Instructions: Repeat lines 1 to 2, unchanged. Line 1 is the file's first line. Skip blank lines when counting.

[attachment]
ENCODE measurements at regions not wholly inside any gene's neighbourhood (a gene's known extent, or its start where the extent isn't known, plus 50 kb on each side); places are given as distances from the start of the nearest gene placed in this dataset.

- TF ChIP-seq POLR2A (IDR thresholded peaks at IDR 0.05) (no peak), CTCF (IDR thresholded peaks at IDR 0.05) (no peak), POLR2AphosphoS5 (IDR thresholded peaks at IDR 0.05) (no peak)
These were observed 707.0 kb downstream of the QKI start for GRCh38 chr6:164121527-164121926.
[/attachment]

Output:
ENCODE measurements at regions not wholly inside any gene's neighbourhood (a gene's known extent, or its start where the extent isn't known, plus 50 kb on each side); places are given as distances from the start of the nearest gene placed in this dataset.

- TF ChIP-seq POLR2A (IDR thresholded peaks at IDR 0.05) (no peak), CTCF (IDR thresholded peaks at IDR 0.05) (no peak), POLR2AphosphoS5 (IDR thresholded peaks at IDR 0.05) (no peak)